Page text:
Feb 7th Service

                            St. Andrew Presbyterian Church
         Sunday Worship Service Includes:Zoom Recoding Bulletin &  SermonAnnouncements To View The Recording Click Here 

Service for the Lord’s Day

February 7, 2021  10:00 a.m. 
Worship Leaders:
Pastor Joan Priest, Worship Leader
Mr. David Warfield, Director of Music Ministry
Joe Jackson, Liturgist

Recording Operations
Elder, Dale Green                                                         GATHERING WE PREPARE OURSELVES FOR WORSHIP BY PASSING THE PEACE OF CHRIST, ACKNOWLEDGING WHO WE ARE, 
PRELUDE                                 O For a Thousand Tongues to Sing”                             Fred Swan        

CALL TO WORSHIP     Good people of the church, lift up your eyes and see.
Have you not seen? Have you not heard? Our God greets us here.
Good servants of the Most High, open your ears to hear.
Have you not seen? Have you not heard? Our God meets us here.
Good children of the light, open your hearts and know what it means to delight in God.
For we have seen, heard and known, from the beginning to the end, Our God is here.
Let us worship God. 

*HYMN  12                                  “ Immortal, Invisible, God Only Wise”                          ST. DENIO
  Immortal, invisible, God only wise,
in light inaccessible, hid from our eyes,
most blessed, most glorious, the Ancient of Days,
almighty, victorious, thy great name we praise.

 Unresting, unhasting, and silent as light,
nor wanting, nor wasting, thou rulest in might,
thy justice like mountains high soaring above
thy clouds, which are fountains of goodness and love.

To all, life thou givest, to both great and small.
In all life thou livest, the true life of all.
We blossom and flourish like leaves on the tree,
and wither and perish, but naught changeth thee.

 Thou reignest in glory, thou dwellest in light,
thine angels adore thee, all veiling their sight.
All praise we would render; O help us to see
‘tis only the splendor of light hideth thee.

 The opening line of this hymn was inspired by the three divine attributes listed in 1 Timothy 1:17 (KJV), and it continues by considering how God’s life exceeds our own finite existence.  The text is well set to a Welsh melody shaped by many three-note units. 
  SILENT CONFESSION   (FOR INDIVIDUAL PRAYERS OF CONFESSION)                                           
 Gracious God, we know that you provide for us so many blessings in our lives, and yet we have a tendency to take all that you do for us for granted. We treat the world with callous indifference, using its resources carelessly and with little regard to the future. We turn our backs on people in need, the weak and downtrodden go unnoticed in our midst. Forgive us. Heal our hearts and spirits. Make us fully aware of all our blessings and our responsibilities. Give us again a spirit of joy in serving you. In Jesus’ Name we pray, Amen.
HENCE WE PUT IT AT THE CENTER OF OUR WORSHIP.FIRST READING                                                                                                                       Psalm 147: 1-11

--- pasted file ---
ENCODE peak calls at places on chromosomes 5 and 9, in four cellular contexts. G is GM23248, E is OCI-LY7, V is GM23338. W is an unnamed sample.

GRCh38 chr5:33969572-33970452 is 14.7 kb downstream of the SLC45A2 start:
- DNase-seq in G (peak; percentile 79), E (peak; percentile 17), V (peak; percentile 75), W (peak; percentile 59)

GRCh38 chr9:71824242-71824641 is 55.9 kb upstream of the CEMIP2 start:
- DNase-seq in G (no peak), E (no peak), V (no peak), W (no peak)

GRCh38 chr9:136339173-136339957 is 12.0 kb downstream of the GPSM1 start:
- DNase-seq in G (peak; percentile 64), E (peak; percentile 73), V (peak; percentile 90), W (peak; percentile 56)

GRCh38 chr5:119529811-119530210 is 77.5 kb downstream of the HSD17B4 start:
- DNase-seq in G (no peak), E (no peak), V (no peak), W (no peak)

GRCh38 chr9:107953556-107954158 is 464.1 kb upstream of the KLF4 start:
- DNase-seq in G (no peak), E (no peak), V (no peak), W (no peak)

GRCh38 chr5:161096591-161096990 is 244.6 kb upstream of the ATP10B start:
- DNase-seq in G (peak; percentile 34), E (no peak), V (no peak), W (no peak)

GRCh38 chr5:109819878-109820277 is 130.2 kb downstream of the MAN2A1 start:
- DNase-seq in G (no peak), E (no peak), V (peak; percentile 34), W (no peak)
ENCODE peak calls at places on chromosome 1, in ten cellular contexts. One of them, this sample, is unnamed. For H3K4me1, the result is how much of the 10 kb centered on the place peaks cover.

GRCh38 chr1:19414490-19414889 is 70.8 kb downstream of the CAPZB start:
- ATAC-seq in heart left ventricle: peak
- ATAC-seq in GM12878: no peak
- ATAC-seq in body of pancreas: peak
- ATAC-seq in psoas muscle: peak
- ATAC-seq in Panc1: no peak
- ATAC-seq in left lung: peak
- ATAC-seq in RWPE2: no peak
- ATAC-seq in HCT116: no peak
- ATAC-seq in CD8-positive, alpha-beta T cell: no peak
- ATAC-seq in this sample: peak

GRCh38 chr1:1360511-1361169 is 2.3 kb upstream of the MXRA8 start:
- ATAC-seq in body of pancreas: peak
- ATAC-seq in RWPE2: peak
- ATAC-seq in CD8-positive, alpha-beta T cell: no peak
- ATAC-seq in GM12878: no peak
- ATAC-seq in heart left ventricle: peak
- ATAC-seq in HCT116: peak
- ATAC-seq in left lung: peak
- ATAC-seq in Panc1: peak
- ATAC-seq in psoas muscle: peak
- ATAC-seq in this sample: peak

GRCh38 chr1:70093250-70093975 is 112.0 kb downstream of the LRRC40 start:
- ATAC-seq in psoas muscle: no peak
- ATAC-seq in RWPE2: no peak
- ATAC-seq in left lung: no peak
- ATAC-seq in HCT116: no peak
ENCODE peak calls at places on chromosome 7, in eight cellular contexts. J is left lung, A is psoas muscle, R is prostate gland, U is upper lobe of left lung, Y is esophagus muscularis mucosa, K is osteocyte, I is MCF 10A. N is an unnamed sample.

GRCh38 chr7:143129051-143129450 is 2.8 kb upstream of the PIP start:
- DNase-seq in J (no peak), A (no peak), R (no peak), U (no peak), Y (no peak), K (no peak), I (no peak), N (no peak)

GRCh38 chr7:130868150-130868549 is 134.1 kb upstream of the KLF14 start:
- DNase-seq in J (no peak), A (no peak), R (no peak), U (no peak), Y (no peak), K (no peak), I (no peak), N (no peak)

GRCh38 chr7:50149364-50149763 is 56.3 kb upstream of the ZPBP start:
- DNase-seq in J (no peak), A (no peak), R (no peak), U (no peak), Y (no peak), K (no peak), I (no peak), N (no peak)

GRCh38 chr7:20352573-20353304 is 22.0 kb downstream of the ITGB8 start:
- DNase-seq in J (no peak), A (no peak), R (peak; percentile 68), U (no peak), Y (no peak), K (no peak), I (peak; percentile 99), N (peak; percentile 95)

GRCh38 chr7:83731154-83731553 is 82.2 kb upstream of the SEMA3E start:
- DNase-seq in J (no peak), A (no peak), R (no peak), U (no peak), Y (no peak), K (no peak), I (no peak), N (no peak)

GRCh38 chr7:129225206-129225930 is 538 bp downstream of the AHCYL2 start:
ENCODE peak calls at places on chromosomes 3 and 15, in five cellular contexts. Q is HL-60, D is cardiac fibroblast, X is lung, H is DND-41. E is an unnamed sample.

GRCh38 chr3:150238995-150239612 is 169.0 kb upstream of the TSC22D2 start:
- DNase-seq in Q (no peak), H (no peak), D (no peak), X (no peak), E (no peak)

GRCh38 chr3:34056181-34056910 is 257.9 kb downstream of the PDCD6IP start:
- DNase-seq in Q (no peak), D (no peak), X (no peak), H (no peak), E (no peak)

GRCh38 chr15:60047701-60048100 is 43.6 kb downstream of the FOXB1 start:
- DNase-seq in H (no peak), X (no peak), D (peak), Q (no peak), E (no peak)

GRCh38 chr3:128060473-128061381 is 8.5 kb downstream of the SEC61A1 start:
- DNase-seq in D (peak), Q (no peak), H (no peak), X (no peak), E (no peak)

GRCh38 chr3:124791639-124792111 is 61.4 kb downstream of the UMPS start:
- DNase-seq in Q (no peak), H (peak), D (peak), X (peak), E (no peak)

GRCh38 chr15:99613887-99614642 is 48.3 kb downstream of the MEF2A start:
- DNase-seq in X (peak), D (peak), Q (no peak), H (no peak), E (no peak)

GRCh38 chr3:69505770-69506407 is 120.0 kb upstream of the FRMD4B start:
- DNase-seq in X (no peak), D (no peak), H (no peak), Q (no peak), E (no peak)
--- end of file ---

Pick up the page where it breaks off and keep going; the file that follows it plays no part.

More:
Praise the Lord! How good it is to sing praises to our God; for he is gracious, and a song of praise is fitting.
The Lord builds up Jerusalem; he gathers the outcasts of Israel.
He heals the brokenhearted, and binds up their wounds.
He determines the number of the stars; he gives to all of them their names.
Great is our Lord, and abundant in power; his understanding is beyond measure.
The Lord lifts up the downtrodden; he casts the wicked to the ground.
Sing to the Lord with thanksgiving; make melody to our God on the lyre.
He covers the heavens with clouds, prepares rain for the earth, makes grass grow on the hills.
He gives to the animals their food, and to the young ravens when they cry.
His delight is not in the strength of the horse, nor his pleasure in the speed of a runner;
but the Lord takes pleasure in those who fear him, in those who hope in his steadfast love.
The word of the Lord.Thanks be to God.                      PRAYER FOR ILLUMINATION                                SECOND READING                                                                                                                   Mark 1:29-39
     As soon as they left the synagogue, they entered the house of Simon and Andrew, with James and John. Now Simon’s mother-in-law was in bed with a fever, and they told him about her at once. He came and took her by the hand and lifted her up. Then the fever left her, and she began to serve them.
     That evening, at sundown, they brought to him all who were sick or possessed with demons. And the whole city was gathered around the door. And he cured many who were sick with various diseases, and cast out many demons; and he would not permit the demons to speak, because they knew him. In the morning, while it was still very dark, he got up and went out to a deserted place, and there he prayed. And Simon and his companions hunted for him. When they found him, they said to him, “Everyone is searching for you.” He answered, “Let us go on to the neighboring towns, so that I may proclaim the message there also; for that is what I came out to do.” 9And he went throughout Galilee, proclaiming the message in their synagogues and casting out demons.